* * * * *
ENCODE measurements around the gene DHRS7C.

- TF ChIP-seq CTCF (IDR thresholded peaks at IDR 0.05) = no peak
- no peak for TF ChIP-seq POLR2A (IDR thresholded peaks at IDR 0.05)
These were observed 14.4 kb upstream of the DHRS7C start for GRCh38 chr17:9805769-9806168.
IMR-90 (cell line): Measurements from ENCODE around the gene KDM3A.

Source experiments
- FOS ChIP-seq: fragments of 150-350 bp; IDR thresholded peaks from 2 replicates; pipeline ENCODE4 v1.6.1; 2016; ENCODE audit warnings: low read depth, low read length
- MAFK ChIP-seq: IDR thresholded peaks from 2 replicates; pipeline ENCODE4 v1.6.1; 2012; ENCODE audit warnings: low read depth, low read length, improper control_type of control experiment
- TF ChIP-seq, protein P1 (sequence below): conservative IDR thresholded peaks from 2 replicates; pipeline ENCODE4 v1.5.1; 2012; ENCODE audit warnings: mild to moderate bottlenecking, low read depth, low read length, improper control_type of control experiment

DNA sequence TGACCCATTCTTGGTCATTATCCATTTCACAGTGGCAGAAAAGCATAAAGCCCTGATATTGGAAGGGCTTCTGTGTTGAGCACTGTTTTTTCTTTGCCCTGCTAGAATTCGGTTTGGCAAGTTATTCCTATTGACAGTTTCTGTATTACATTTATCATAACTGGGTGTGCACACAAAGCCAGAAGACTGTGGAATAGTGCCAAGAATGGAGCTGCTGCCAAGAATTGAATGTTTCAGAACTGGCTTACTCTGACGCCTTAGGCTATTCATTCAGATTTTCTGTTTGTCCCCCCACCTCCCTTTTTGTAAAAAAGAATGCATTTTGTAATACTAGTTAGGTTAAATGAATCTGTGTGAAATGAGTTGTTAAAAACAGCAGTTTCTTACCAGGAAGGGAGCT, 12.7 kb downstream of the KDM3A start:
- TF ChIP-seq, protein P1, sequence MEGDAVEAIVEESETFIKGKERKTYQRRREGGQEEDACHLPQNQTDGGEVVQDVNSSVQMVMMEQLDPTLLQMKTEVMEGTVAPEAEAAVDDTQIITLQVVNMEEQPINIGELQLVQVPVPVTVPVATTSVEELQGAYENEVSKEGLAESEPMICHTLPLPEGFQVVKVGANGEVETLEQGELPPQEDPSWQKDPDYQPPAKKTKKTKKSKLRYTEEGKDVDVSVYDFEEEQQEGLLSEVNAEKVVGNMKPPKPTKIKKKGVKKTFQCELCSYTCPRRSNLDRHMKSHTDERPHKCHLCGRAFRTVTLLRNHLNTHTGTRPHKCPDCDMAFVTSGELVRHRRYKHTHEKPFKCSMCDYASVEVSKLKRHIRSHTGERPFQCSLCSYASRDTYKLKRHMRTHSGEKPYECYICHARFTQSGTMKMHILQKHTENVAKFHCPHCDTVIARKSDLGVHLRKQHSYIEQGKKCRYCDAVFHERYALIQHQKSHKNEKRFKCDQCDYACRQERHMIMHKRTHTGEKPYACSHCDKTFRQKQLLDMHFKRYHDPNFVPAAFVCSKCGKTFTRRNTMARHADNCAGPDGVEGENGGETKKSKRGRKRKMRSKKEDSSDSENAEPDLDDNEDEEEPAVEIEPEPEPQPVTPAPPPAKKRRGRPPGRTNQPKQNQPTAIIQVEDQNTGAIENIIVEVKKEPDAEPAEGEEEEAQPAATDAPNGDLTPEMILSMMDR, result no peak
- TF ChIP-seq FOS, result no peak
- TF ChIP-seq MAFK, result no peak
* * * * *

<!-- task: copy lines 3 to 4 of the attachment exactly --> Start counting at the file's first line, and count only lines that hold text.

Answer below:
- no peak for TF ChIP-seq POLR2A (IDR thresholded peaks at IDR 0.05)
These were observed 14.4 kb upstream of the DHRS7C start for GRCh38 chr17:9805769-9806168.